Beginning Friday, June 1, Rogue River anglers fishing downstream of the old Gold Ray Dam site will be allowed to keep up to two wild spring chinook salmon as the annual protection for early-run wild spring chinook abates.
From the dam site near Gold Hill upstream to the Cole Rivers Hatchery deadline, anglers must continue to release wild springers and keep only fin-clipped hatchery fish.
The catch-and-release rules are intended to help early-run springers, which are the most depressed sub-group of the Rogue run.
The vast majority of early-run wild spring chinook have already hit the upper Rogue and are waiting in holes for spawning in late summer and early fall.
Downstream of the former dam site, about half of the springers caught so far this season have been wild fish that were released.
Waters from the old dam site up to Dodge Bridge near Eagle Point will open to wild spring chinook harvest July 1 through Aug. 31, which is when the chinook season up there closes.
Waters upstream of Dodge Bridge are closed to retention of wild spring chinook all season.
The limit remains two adult chinook a day.
The Cole Rivers Hatchery stocking truck was busy this past week dumping a major load of legal-sized and larger trout in time for Memorial Day Weekend and the start of the summer camping season.
The biggest release of the week came close to home Monday when hatchery technicians released 20,000 legals and 500 bigger rainbows at Lost Creek Lake, says Dave Pease, the hatchery's interim manager. The fish were split between the Takelma boat ramp near the dam and the marina ramp at Stewart State Park.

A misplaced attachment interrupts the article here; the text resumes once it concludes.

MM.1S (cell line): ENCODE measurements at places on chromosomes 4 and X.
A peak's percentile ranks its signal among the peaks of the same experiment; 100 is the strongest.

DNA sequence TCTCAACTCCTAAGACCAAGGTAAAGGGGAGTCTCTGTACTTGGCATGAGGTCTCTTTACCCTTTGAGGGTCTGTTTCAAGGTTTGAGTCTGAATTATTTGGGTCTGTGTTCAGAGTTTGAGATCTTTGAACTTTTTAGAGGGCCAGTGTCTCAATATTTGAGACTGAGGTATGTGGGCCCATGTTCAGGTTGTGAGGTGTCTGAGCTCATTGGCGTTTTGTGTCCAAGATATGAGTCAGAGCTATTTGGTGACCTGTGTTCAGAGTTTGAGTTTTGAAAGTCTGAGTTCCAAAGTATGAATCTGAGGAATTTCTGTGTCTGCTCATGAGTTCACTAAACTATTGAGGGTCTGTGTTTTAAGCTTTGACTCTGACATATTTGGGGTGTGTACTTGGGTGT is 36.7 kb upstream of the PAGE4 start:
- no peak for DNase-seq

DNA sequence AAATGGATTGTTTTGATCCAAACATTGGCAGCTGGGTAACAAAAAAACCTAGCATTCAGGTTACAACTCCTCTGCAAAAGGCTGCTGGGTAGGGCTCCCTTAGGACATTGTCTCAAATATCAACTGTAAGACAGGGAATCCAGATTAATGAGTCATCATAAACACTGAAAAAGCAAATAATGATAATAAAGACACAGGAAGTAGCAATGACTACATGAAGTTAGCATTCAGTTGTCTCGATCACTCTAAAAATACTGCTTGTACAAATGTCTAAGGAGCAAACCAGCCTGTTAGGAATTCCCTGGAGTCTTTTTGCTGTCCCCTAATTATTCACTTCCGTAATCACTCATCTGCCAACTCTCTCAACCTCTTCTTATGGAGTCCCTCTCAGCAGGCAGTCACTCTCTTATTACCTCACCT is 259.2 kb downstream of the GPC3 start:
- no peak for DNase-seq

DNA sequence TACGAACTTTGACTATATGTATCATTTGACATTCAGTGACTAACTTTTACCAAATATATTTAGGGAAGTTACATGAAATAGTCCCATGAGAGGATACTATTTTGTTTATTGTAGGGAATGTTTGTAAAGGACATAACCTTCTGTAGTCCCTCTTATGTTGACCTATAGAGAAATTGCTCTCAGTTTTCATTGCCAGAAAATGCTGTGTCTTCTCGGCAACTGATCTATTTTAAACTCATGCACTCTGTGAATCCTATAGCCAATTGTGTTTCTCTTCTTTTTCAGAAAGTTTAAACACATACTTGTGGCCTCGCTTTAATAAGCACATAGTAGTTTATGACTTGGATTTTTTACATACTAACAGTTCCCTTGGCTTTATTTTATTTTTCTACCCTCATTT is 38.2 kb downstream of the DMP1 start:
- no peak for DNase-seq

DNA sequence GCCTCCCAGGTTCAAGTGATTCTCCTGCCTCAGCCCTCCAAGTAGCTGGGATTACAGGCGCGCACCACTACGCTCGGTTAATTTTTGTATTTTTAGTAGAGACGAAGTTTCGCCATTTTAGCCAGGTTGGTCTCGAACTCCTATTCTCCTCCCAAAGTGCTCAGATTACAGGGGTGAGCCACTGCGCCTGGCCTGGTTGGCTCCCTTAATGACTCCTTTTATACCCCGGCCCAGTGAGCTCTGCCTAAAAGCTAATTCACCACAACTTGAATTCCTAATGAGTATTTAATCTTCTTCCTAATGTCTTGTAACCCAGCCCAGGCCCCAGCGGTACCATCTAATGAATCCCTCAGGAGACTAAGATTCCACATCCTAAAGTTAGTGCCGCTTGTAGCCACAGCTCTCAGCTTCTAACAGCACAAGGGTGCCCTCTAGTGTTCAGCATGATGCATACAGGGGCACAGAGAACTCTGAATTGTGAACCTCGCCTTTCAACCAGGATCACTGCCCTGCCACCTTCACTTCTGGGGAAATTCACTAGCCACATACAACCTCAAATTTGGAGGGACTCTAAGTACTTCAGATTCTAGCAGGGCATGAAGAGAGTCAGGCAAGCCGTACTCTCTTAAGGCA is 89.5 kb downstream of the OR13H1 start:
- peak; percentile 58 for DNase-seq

The bigger trout average about a pound, Pease says.
Applegate Lake got 9,000 legals and 500 bigger trout Monday, as well.
Willow Lake on Tuesday received 3,000 legals and 1,500 larger trout for Memorial Day campers and cabin-renters at the Jackson County Parks facilities there.
Also, the Rogue upstream of Lost Creek Lake received its first batch of 2,250 legal-sized trout Thursday. Fish are stocked there weekly through the summer camping season.
Lake Selmac near Selma in Josephine County also received 3,000 legals.
Campers can make reservations now to score a free spot Saturday, June 2, at any of 53 state-run campgrounds that will be waiving fees that day to celebrate State Parks Day.
Full hook-ups, electrical hook-ups and tent sites are free that day, as is entry to 26 day-use areas operated by the Oregon Parks and Recreation Department.
The Oregon Legislature in 1997 designated State Parks Day as a way to celebrate Oregon's park heritage.
To reserve a campsite for June 2, call Reservations Northwest at 1-800-452-5687 before 5 p.m. Thursday, May 31, or reserve online at www.oregonstateparks.org.
About one-half of Oregon state campgrounds accept reservations.
Reach reporter Mark Freeman at 541-776-4470 or email@example.com.